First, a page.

In 2008 I packed up and left my country with a one way ticket to China. I had no idea what to expect and had not done much research about the city I was about to move to. I had reached a point in my life where I needed to change something and landing a job at a kindergarten in Shaanxi province seemed to be a good opportunity to travel and experience a different culture. I had never even been to Asia before so it really was a big step for me to take.
After I landed in Guangzhou, I spent two weeks feeling overwhelmed by how different everything was. The scenery was stunning and I got my first introduction to Chinese cuisine and the friendliness of Chinese people – both are aspects of China that I quickly learned to appreciate.
After two eventful weeks in Guangzhou I set on a 24 hour train journey to Xi’an where I was welcomed by my new employer and some of my new colleagues. Headmaster Mr. Zhang didn’t speak any English so I greeted him with a few words that I had mastered in Mandarin. Little effort from my side seemed to go a long way as he was immensely pleased I was interested in learning the language.
Baoji is a small city in Shaanxi province and it was also now my home. It took some time to adjust to the new life but because it was so different from everything I had known before time went by very fast. During my first week there I went through an induction week to help me prepare for the start of the school year and then I was ready to start teaching! Children were adorable and almost always well-behaved. One of my favourite memories are the kids standing on a balcony and greeting me as I approach the school building by chanting ‘Hello, Miss Anda’ in unison.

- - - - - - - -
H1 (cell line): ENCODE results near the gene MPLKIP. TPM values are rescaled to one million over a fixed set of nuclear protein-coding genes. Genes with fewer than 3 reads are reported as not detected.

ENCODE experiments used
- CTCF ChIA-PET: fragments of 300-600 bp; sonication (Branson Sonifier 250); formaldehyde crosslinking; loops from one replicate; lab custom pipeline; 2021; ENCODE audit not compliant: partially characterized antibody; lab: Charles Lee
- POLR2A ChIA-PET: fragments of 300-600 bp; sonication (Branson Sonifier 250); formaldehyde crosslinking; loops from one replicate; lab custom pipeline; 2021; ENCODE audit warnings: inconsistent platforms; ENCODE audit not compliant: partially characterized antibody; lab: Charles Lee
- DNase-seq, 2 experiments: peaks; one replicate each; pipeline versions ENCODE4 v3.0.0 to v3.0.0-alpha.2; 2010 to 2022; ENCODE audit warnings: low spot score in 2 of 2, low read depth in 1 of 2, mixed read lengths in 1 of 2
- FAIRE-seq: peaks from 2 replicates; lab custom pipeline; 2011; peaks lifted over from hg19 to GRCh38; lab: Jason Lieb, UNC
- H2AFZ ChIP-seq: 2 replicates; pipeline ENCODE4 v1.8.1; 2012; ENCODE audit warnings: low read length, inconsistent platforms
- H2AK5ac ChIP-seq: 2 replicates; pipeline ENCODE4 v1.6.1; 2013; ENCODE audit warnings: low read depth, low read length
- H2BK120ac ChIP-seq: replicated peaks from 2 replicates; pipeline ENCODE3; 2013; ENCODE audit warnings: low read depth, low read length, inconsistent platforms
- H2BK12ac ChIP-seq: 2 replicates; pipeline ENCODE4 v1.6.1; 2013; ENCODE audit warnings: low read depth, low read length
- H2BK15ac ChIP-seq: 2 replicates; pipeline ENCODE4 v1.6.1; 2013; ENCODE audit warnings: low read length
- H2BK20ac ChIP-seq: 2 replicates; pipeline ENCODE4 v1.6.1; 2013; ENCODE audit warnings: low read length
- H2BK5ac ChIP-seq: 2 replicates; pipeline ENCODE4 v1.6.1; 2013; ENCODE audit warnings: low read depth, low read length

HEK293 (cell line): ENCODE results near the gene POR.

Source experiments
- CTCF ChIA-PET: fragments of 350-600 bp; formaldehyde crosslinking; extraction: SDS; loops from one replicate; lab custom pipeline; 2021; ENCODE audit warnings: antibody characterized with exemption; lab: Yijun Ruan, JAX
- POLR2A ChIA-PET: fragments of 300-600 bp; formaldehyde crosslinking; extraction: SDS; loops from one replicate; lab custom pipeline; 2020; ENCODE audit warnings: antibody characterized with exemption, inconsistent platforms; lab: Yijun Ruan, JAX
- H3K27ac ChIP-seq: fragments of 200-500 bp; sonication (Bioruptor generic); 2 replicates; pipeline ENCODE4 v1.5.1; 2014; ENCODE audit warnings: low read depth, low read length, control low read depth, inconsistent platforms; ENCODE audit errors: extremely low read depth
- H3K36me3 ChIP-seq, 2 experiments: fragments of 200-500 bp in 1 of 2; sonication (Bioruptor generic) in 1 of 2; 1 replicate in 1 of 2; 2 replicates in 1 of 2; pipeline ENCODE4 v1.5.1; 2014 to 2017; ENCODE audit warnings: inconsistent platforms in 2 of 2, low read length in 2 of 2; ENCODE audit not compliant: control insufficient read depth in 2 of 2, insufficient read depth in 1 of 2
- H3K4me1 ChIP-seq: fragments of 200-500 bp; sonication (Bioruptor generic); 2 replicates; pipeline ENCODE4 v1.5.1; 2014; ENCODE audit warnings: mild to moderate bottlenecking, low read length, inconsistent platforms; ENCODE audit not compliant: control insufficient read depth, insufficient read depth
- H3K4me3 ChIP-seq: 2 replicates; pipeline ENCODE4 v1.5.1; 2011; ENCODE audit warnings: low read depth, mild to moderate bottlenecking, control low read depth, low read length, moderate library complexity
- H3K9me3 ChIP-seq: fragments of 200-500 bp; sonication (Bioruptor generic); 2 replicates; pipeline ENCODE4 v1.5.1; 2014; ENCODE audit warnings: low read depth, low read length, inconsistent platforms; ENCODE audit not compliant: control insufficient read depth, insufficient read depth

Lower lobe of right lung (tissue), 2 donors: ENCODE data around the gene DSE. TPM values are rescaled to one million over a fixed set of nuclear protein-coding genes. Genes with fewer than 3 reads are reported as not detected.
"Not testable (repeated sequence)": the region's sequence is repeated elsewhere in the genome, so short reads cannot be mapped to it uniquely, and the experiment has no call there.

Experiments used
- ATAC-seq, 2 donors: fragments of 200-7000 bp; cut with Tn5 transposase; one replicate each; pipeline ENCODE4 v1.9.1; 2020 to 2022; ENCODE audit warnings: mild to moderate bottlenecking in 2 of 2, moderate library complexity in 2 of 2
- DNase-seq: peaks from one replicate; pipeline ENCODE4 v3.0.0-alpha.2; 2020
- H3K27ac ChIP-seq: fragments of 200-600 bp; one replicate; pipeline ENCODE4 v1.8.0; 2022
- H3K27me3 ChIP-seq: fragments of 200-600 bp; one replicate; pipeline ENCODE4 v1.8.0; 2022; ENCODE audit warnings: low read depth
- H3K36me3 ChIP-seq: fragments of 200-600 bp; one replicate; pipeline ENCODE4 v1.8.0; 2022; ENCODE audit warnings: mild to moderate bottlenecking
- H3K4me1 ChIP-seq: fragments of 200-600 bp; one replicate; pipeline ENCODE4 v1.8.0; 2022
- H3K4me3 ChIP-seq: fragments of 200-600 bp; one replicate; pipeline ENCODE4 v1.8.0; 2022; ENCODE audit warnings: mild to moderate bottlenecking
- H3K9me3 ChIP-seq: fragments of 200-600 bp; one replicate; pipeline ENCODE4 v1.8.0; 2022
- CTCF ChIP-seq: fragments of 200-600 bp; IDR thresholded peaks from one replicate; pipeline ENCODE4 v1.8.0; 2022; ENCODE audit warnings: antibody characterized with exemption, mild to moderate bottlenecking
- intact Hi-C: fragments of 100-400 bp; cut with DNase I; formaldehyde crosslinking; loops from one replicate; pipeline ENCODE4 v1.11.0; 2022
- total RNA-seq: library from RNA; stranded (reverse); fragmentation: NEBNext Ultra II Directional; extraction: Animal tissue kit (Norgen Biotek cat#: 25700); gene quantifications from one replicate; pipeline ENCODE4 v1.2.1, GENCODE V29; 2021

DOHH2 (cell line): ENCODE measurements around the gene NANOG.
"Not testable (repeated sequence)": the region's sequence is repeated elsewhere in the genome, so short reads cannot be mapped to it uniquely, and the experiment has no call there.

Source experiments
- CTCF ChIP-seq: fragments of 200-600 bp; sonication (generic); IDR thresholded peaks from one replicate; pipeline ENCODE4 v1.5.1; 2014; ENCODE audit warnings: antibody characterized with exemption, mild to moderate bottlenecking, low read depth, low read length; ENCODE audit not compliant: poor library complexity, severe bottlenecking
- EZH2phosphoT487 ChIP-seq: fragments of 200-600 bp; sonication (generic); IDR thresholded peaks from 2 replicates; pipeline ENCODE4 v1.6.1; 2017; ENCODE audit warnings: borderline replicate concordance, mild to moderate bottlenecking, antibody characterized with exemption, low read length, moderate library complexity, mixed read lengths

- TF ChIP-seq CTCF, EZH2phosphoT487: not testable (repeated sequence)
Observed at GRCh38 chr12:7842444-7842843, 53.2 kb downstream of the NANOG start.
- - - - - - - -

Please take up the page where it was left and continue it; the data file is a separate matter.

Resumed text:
I lived very close to the school which was really convenient. Additionally, I was amazed by how easy it was to meet new people. The city itself had a nice park, bowling alley, cinema, a few Western restaurants. I would often go hiking or visiting nearby villages on weekends.
Whilst overall I would not trade this experience for anything, I think it is important to mention that, especially in the first three months, adjusting to the new culture and the new way of doing things was a little challenging. I went in with the mind-set that I know what I am talking about and that ‘they’ should adjust to my way of seeing the world. It took a while for me to really become more aware of the cultural differences and to embrace them instead of fighting them. Once I learned to accept these differences, however, I felt I was able to have a much better experience.
This week Edvectus is celebrating China and featuring many vacancies by the top UK curriculum schools that are still hiring for September start. Having had the experience I did I am very passionate about helping other teachers to find their dream job in the Middle Kingdom. If you would like more information, please contact me or visit our website: www.edvectus.com